Standardizing Clinical Documentation is No “LOL” Matter

In 2011, FYI, LOL, and OMG were added to the Oxford English Dictionary solidifying the language of SMS (short message service) into our vocabulary.

Texting shorthand, or abbreviating, is becoming a mainstream universal language for expressing emotions, thoughts, and important information.

While texting may be suited for other day to day communications, is it suitable for EHR documentation? A new generation has entered the healthcare workforce and they are bringing text language into clinical documentation, according to Erin Glanz, Director of Perioperative Product Management and Shared Services at MEDHOST.

Clinicians separated by generational gaps—those who have historically handwritten all of their clinical documentation and those who are more accustomed to abbreviating—are sometimes experiencing breakdowns in communication. As a result, clinical documentation inaccuracies can place patient safety at risk. In addition, as misdirection and miscommunication rise, it can also interrupt the flow of care in a complex industry.

Unsystematic Clinical Document is a Patient Safety Issue

The transition from paper to electronic documentation has still left some hospital staff scratching their heads. Learning to do things a new way is hard, but a hospital can plan for basic EHR training by establishing a policy for abbreviations in clinical documentation.

For example, a new generation of healthcare professionals may wrongly assume that the abbreviations they use every day are understood by all their peers. IMO (in my opinion) can easily turn into IMA (inferior mesenteric artery), at a quick glance. Errors like this can lead to misdiagnosis, which is a serious patient safety red flag. At the very least, going back to correct documentation errors related to abbreviations can draw out care and delay payment.

Using abbreviations and acronyms in patient records across “a heterogeneous community of healthcare workers” was linked to patient safety issues in a study published by Journal of Healthcare Communications. The study concludes that there is a need to standardize shorthand in healthcare across all settings.

“At one point with paper records we had too much to deal with, information overload,” says Glanz. “Now with digital records we easily provide too little information. Abbreviations are sometimes too short, too simplified, or just wrong.”

Glanz says that it will mostly fall on the facilities to train clinicians on proper abbreviations and shorthand usage. She also notes that there are a few tools MEDHOST has in place that can help hospitals make sure unapproved abbreviations do not hamper care.

How to Standardize Clinical Documentation Abbreviations

More than 60 percent of medication errors were linked to poor handwriting according to a study from the Center for the Advancement of Health (https://journals.lww.com/nursing/Fulltext/2016/07000/www.sciencedaily.com/releases/2007/06/070627084702.htm). A shift to digital documentation can help reduce errors related to illegible handwriting, but EHRs themselves are not a comprehensive solution. Errors in documentation can still occur via a keyboard.

How to Avoid Clinical Documentation Abbreviation Errors and Improve Patient Safety

1. Create a Documentation Policy

Establish a well-defined documentation policy. Before shorthand can run rampant on patient records the American Healthcare Informatics Management Association suggests hospital leaders outline:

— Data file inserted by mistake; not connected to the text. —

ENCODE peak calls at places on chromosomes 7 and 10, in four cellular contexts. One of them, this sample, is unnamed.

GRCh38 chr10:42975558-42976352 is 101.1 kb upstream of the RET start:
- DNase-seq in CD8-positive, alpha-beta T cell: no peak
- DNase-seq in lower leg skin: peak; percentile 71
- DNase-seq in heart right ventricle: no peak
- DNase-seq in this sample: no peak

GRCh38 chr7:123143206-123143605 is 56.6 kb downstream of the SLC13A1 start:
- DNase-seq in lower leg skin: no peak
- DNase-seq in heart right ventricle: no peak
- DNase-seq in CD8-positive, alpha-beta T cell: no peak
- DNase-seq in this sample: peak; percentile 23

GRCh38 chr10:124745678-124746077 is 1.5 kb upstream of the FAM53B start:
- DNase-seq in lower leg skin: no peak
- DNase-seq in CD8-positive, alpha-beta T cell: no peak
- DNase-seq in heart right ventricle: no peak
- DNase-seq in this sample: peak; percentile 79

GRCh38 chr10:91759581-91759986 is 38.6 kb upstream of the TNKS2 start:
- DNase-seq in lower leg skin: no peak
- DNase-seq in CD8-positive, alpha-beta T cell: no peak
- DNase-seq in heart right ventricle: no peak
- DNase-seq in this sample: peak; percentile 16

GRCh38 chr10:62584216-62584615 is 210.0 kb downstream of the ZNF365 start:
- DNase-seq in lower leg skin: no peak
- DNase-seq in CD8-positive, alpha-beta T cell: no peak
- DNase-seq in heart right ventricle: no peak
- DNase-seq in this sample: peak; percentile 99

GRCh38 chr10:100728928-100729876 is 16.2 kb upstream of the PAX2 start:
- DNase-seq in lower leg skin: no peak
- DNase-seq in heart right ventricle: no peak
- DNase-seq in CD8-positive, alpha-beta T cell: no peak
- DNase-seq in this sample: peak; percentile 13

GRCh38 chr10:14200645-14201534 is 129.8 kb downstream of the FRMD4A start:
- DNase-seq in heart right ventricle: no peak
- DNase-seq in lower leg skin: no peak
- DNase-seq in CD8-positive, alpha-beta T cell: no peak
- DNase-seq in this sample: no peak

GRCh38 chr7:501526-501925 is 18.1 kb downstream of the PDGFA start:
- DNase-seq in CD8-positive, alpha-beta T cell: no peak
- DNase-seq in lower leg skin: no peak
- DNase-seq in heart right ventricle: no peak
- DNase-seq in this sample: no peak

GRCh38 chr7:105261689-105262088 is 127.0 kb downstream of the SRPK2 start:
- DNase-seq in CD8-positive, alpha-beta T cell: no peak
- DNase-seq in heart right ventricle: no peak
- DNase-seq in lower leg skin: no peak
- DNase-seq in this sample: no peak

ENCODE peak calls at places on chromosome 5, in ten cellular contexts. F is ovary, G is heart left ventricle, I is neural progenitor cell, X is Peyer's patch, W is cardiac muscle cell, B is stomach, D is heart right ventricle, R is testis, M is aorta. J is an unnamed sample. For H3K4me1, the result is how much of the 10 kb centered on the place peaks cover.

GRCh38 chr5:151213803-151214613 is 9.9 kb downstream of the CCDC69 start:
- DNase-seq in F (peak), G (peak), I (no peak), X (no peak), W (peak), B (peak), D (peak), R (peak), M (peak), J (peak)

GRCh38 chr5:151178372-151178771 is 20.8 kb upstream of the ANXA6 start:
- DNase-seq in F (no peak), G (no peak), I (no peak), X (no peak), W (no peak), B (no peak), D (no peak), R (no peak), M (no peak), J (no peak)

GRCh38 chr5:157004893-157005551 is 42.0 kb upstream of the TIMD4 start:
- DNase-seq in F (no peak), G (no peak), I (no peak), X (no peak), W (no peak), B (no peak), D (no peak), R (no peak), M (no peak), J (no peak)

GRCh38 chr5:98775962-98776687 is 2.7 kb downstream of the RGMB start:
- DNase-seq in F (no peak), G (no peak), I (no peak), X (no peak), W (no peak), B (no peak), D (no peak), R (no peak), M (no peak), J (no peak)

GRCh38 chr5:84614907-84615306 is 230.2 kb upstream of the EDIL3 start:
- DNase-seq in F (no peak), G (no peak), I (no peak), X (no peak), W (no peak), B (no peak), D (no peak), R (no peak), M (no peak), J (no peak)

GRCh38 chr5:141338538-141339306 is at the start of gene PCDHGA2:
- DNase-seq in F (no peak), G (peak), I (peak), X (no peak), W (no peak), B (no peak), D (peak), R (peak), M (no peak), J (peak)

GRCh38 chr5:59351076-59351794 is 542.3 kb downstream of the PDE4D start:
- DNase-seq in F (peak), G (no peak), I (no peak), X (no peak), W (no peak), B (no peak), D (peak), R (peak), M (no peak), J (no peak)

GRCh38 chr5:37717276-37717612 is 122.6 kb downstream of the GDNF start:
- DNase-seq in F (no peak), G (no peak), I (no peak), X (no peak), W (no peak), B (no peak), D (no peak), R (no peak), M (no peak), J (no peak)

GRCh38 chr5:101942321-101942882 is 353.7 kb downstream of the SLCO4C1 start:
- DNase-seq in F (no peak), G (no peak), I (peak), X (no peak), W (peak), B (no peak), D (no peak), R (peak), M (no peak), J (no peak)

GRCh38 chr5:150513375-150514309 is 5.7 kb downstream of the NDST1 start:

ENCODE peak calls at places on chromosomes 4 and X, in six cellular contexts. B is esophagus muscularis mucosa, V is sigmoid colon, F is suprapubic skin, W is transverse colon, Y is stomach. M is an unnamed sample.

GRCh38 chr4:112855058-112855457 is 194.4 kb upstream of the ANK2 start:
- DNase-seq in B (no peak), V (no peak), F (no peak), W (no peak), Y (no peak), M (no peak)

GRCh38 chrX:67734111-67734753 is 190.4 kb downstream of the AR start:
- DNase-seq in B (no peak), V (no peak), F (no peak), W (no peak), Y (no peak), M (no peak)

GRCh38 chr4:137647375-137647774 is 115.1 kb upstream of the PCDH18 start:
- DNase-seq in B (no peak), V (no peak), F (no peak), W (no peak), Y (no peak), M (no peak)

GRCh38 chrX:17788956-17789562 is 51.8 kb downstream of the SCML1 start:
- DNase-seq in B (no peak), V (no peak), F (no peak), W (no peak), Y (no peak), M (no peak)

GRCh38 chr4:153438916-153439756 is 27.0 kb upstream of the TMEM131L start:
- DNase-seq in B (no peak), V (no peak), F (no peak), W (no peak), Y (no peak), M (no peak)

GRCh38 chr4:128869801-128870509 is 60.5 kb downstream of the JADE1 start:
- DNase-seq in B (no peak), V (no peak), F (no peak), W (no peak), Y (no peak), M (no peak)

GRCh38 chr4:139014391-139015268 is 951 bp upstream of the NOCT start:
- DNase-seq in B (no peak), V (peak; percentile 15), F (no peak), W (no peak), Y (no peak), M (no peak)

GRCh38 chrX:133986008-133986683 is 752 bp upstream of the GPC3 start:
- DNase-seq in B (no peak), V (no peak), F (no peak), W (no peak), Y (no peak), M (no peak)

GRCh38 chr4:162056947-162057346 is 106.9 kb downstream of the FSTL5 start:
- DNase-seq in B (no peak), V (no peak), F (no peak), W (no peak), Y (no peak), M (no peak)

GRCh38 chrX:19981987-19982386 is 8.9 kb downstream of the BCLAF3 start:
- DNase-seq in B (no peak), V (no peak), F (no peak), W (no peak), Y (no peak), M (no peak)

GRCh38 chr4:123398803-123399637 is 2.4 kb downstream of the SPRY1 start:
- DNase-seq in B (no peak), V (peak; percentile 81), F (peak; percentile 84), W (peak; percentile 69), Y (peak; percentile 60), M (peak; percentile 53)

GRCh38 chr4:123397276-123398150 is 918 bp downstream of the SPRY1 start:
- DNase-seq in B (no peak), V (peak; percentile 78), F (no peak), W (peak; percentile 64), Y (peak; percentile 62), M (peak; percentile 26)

• How abbreviations are to be used
  • What abbreviations are allowed
  • Which abbreviations are prohibited

To help promote consistent clinical documentation, MEDHOST uses a templated system that can act as a guide for physicians. These templates help users save time and make sure information is being compiled with accuracy.

2. Perform Documentation Audits

Once rules are set in place for abbreviations and other documentation related tasks, hospitals should perform audits of patient records to check for common errors. Hospitals often work with MEDHOST on documentation audits and reviews. Regular documentation reviews can reveal recurring problems and point hospitals towards permanent solutions.

Reviews or audits also need to occur on frequent intervals. Fine-tuning of clinical documentation takes time, but when done on a consistent basis it can help reduce risk and improve care.

3. Focus on Documentation During On-Boarding

New employees, especially those who may be members of a text-prone generation, need upfront education on proper documentation practices to help catch errors before it’s too late.

The Lippincott Nursing Education Blog provides a list of documentation topics that should be covered during nurse on-boarding. These same tips can also be applied facility-wide and include:

  • What is important to document
  • Approved/prohibited abbreviations
  • Providing hands-on experience with clinical documentation tools
  • Documentation timelines
  • Specific skill areas for documentation

Senior clinicians or those who are well-versed in a facility’s documentation policies can also offer guidance to new staff members.

Changes in the way we communicate as a culture have made shorthand and abbreviations part of our modern vocabulary. Terms like BRB (be right back) are no longer just typed, but also spoken. In the same way hospitals adjust workflows for new EHR technologies, providers need to proactively promote digital documentation accuracy in an era of short message services.

Find out how MEDHOST can help your hospital document clinical data with more accuracy and consistency. Call us at 1.800.383.6278.

Further Reading:

How 5 Physician Documentation Methods Compare to Facilitate Safer Care

Help Maximize Revenue with Clinical Documentation Improvement

How Effective Clinical Documentation Can Protect Reimbursement

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